Welcome to 28 Days– a soulcare series designed to help us live intentionally in the aftermath of the Sandy Hook Tragedy. Please join us as we explore 28 ways to engage in this sobering reality with honesty and hope. For Facebook covers and more information click here. Thank you for being here today.
I’ve been thinking this week about one of our favorite national past times — criticism.
We like to criticize things — actresses and musicians, fashion designers and YA authors, presidents and action groups.
There is a role for criticism in society.
At it’s best it instigates change. It creates a prophetic voice. It calls us to be our best selves.
At it worst it stops us in our tracks. It shuts down discussion and embroils us in debate. It immobilizes us in a cycle of critique and in action.
This week President Obama and Vice President Biden released their plan to curb gun violence in the wake of the mobilizing reality of the Sandy Hook shooting. From the beginning, Biden acknowledged that the executive actions they were going to outline would not completely solve the problems. Then he reminded us,“We cannot let the perfect be the enemy of the good.”
In other words: We can’t let our critical voice keep us immobilized.
That’s why today I’d like to point out one way to counter our critical voice–say “Thanks.”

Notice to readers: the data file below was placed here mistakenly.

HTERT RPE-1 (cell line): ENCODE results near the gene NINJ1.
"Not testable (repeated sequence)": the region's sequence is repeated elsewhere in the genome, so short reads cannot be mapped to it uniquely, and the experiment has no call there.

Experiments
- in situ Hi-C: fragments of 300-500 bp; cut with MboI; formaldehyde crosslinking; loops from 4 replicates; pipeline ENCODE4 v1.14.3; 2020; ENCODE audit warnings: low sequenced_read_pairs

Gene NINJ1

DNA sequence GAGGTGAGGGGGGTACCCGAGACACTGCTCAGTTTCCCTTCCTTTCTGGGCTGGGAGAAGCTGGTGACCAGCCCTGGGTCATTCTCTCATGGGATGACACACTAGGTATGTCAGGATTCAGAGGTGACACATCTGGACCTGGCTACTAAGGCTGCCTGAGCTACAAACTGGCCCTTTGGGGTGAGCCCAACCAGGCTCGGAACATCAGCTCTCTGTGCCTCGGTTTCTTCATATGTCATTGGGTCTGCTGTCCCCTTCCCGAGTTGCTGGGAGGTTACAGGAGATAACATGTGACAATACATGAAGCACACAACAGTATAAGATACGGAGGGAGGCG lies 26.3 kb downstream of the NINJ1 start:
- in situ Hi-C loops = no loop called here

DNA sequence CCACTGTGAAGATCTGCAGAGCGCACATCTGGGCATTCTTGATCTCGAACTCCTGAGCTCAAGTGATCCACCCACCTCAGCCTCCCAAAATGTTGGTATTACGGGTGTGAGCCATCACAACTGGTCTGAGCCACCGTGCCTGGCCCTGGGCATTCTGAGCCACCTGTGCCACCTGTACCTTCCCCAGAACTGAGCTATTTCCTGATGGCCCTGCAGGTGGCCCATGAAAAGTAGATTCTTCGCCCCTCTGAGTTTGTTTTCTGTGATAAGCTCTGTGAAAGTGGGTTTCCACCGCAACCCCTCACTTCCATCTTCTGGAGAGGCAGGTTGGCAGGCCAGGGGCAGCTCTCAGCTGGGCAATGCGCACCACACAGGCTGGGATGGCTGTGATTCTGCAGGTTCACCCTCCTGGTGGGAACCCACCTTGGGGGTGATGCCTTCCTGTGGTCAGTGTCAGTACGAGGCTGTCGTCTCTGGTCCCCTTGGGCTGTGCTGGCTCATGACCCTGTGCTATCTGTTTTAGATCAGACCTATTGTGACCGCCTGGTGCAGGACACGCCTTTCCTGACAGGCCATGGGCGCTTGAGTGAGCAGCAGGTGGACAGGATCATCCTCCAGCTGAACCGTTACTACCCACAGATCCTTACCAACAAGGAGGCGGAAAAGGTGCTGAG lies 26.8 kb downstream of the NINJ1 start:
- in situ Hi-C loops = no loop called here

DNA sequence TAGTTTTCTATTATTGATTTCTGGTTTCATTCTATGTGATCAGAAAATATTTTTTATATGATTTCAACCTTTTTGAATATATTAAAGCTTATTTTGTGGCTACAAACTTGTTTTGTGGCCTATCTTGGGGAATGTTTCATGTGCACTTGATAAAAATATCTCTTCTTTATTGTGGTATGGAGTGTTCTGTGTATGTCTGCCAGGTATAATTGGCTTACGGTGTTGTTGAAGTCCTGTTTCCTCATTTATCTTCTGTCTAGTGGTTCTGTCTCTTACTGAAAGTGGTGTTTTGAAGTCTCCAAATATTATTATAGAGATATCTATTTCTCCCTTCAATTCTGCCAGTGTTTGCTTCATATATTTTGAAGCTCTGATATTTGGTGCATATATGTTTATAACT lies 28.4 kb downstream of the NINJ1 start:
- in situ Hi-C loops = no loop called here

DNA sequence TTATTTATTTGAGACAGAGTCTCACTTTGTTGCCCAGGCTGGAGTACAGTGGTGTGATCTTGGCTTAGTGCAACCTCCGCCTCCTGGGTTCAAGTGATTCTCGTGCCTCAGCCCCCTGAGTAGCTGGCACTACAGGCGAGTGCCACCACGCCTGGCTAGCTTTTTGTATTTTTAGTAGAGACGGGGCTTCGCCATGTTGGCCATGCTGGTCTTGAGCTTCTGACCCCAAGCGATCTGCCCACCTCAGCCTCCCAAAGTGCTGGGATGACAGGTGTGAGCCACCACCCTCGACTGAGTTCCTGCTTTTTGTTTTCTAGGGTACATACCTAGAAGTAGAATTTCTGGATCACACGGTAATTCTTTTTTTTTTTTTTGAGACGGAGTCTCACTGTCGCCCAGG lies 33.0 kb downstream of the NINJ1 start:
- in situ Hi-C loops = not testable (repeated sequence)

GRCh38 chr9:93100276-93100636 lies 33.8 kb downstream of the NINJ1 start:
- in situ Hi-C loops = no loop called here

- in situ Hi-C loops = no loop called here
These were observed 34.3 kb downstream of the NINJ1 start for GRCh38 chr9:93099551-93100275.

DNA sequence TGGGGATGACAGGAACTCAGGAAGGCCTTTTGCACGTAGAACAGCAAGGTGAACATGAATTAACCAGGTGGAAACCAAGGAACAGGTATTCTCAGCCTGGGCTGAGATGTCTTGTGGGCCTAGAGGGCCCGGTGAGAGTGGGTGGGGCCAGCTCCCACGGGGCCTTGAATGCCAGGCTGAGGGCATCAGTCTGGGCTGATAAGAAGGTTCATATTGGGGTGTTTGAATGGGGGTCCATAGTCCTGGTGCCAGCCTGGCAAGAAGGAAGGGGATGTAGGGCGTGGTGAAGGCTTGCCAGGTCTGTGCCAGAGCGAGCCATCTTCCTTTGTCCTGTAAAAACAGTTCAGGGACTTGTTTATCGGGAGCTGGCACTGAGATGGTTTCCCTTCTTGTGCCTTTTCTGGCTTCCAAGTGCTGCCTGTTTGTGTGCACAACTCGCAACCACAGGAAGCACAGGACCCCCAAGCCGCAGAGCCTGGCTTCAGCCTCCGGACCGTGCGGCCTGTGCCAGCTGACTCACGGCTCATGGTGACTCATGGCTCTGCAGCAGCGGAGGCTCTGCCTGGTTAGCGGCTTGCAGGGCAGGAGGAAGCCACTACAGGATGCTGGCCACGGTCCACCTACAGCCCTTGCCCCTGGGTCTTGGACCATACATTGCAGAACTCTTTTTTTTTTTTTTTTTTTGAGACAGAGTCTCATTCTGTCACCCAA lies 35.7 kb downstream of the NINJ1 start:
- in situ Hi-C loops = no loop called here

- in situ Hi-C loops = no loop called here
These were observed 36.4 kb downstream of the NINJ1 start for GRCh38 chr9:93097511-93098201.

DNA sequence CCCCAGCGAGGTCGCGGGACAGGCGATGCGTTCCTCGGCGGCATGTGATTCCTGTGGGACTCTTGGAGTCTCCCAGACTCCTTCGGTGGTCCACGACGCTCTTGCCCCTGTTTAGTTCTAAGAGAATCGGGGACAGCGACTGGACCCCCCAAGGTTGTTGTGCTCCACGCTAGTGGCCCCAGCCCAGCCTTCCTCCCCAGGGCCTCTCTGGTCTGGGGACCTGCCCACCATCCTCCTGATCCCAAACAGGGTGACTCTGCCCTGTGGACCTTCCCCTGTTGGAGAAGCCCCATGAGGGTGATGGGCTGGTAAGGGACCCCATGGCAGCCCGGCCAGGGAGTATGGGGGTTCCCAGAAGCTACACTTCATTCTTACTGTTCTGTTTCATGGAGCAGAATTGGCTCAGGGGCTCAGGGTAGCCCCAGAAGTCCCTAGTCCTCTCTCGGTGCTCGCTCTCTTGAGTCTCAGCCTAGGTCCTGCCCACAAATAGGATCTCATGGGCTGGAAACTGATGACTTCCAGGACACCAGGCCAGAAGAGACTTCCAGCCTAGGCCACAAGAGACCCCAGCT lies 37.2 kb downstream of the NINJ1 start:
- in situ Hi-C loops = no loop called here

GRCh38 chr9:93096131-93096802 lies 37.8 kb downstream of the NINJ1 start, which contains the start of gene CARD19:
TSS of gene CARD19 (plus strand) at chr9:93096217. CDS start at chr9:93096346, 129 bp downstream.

In a move that is both political savvy, and touchingly human, the political action group Demand a Plan responded to the White House’s gun control plan with a call to say “thank you.” Thank you for taking action. Thank you for getting us started. Thank you for not allowing us to stay stagnant.
What would shift in your heart, in your hope, in your optimism and action if you said “Thank You” today? Try it and find out.
I’m saying “Thank You” to President Obama and V.P. Biden for their leadership around gun control. http://bit.ly/VaDXXX
Today’s healing act is in memory of Olivia Engel, age 6. Olivia’s family posted a statement on Facebook saying “Olivia’s favorite stuffed animal was a lamb; pink and purple were her favorite colors. She was insightful for her age and had a great sense of humor. She laughed a lot and always lit up a room including the people around her. She was very creative and was always drawing and designing things,” her family said. Olivia took art and dance lessons, played tennis, soccer and swam. She was involved in Girl Scouts and musical theater. She loved school and did well in math and reading. Her family described her as a “grateful child … never greedy.” Each night, Olivia led grace at the dinner table. *source info
More from 28 Days:
Response to Connecticut: A Prayer. A Plea.
An Ongoing Response
Tools for Tragedy
28 Days Main Page (info/graphics)
Day 1: The Healing Power of Whimsy (600 Monsters)
Day 2: Inhale Compassion, Exhale Love
Day 3: The Sandy Hook Promise (video)